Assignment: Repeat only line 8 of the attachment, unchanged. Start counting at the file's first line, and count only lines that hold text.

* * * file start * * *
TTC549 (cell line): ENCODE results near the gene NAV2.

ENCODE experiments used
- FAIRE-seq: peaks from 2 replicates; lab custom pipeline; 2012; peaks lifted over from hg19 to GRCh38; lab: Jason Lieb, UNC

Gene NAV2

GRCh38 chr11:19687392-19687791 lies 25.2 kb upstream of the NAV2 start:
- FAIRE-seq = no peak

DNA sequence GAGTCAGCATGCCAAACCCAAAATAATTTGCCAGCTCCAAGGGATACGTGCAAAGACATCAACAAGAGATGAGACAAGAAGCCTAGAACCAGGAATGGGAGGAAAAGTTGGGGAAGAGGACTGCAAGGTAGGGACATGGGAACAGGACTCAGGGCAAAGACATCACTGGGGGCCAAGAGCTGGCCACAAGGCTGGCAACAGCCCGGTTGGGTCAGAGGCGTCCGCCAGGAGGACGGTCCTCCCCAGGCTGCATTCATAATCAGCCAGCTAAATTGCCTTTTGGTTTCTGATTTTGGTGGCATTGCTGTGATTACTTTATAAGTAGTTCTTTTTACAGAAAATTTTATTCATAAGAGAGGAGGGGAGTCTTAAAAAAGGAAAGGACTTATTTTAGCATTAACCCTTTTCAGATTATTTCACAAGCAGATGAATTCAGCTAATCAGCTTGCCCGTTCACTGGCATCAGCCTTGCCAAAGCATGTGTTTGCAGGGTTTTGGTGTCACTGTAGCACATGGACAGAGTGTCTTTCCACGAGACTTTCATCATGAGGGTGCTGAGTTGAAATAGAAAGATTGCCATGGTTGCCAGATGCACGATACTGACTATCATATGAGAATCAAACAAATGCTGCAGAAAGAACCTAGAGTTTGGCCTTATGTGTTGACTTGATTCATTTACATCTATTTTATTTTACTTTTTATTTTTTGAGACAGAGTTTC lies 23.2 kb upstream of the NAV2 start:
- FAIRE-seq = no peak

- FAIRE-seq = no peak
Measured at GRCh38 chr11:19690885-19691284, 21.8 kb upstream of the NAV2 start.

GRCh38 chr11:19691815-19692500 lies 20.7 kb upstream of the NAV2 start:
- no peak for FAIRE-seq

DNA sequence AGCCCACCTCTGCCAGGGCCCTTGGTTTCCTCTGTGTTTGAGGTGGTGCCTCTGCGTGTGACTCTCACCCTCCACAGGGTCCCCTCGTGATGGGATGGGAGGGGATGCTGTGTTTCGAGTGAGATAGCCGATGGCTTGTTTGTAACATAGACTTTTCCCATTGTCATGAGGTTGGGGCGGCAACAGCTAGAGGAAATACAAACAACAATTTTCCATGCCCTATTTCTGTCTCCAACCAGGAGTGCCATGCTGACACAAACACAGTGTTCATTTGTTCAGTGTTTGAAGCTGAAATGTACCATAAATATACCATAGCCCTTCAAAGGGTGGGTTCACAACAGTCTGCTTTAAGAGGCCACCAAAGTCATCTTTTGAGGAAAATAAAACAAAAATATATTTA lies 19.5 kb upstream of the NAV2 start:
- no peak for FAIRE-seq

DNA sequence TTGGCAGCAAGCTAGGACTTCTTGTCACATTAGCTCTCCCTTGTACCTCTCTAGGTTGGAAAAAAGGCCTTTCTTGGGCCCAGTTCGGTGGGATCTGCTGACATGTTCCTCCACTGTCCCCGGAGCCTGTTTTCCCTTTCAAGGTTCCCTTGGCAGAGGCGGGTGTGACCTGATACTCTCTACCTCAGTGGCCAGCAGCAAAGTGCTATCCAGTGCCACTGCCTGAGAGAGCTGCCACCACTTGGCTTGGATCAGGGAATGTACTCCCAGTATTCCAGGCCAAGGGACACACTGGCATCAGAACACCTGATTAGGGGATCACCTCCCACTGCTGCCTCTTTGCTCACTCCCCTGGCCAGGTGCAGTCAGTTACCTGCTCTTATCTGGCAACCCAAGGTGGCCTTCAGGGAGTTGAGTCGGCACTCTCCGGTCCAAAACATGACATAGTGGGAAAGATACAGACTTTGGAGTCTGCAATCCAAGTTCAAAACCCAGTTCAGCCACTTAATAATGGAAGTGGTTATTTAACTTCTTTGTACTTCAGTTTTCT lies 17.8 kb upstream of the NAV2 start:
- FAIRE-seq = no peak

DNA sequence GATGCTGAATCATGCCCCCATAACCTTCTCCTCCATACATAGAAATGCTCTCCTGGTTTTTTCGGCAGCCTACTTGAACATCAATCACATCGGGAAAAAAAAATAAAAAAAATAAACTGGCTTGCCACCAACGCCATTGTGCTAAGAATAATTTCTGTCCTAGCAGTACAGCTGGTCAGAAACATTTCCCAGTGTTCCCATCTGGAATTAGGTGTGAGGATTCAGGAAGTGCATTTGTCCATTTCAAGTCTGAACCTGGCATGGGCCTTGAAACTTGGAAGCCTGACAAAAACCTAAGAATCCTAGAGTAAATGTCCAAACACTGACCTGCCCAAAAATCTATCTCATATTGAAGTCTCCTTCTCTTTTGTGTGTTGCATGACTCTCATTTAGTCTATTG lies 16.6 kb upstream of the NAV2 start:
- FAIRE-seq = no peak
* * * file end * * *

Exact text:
- FAIRE-seq = no peak